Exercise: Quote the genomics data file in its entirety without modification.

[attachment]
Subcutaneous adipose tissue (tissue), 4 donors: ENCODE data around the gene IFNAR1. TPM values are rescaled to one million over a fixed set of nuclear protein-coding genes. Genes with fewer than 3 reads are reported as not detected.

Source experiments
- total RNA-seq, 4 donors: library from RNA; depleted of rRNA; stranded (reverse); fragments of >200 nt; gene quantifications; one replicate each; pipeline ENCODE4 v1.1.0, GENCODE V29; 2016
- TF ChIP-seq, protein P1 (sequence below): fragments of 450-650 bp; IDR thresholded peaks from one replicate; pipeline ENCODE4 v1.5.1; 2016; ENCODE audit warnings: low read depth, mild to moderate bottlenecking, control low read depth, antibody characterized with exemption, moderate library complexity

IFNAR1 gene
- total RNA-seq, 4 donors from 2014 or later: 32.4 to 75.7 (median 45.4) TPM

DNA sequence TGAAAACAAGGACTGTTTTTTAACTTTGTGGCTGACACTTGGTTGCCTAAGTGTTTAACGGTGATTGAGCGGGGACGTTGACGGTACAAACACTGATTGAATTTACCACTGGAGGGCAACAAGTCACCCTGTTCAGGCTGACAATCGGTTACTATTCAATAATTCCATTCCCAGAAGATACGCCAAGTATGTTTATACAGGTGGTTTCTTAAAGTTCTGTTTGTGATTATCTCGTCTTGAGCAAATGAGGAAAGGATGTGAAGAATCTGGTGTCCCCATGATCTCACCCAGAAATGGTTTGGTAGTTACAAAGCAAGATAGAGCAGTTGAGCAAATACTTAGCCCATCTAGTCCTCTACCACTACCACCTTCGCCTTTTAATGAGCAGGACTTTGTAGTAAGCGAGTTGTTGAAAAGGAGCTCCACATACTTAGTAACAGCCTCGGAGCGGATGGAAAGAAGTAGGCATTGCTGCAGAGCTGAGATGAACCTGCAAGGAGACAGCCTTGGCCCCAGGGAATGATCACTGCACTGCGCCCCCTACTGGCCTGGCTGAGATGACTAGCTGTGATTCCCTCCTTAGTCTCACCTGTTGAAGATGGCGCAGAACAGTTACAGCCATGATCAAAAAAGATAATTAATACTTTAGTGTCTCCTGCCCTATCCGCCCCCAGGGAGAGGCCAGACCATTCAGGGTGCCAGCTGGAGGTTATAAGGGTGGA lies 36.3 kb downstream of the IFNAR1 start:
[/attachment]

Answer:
Subcutaneous adipose tissue (tissue), 4 donors: ENCODE data around the gene IFNAR1. TPM values are rescaled to one million over a fixed set of nuclear protein-coding genes. Genes with fewer than 3 reads are reported as not detected.

Source experiments
- total RNA-seq, 4 donors: library from RNA; depleted of rRNA; stranded (reverse); fragments of >200 nt; gene quantifications; one replicate each; pipeline ENCODE4 v1.1.0, GENCODE V29; 2016
- TF ChIP-seq, protein P1 (sequence below): fragments of 450-650 bp; IDR thresholded peaks from one replicate; pipeline ENCODE4 v1.5.1; 2016; ENCODE audit warnings: low read depth, mild to moderate bottlenecking, control low read depth, antibody characterized with exemption, moderate library complexity

IFNAR1 gene
- total RNA-seq, 4 donors from 2014 or later: 32.4 to 75.7 (median 45.4) TPM

DNA sequence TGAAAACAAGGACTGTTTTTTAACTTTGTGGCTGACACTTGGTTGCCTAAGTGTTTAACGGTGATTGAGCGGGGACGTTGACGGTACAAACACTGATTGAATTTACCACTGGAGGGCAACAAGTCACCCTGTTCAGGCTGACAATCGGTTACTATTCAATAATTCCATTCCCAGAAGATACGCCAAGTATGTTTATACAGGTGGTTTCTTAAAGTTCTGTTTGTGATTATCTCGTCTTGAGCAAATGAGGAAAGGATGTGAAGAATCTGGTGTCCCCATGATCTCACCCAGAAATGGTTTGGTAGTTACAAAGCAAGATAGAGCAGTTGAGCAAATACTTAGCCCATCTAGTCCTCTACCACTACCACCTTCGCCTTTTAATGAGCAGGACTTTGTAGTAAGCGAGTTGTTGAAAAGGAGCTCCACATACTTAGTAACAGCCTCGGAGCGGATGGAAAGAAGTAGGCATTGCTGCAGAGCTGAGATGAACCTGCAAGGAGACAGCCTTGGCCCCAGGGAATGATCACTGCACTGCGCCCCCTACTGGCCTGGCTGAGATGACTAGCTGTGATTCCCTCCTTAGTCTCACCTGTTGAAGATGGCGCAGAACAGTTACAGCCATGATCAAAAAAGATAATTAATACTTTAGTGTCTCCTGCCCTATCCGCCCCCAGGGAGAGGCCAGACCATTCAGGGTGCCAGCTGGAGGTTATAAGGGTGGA lies 36.3 kb downstream of the IFNAR1 start: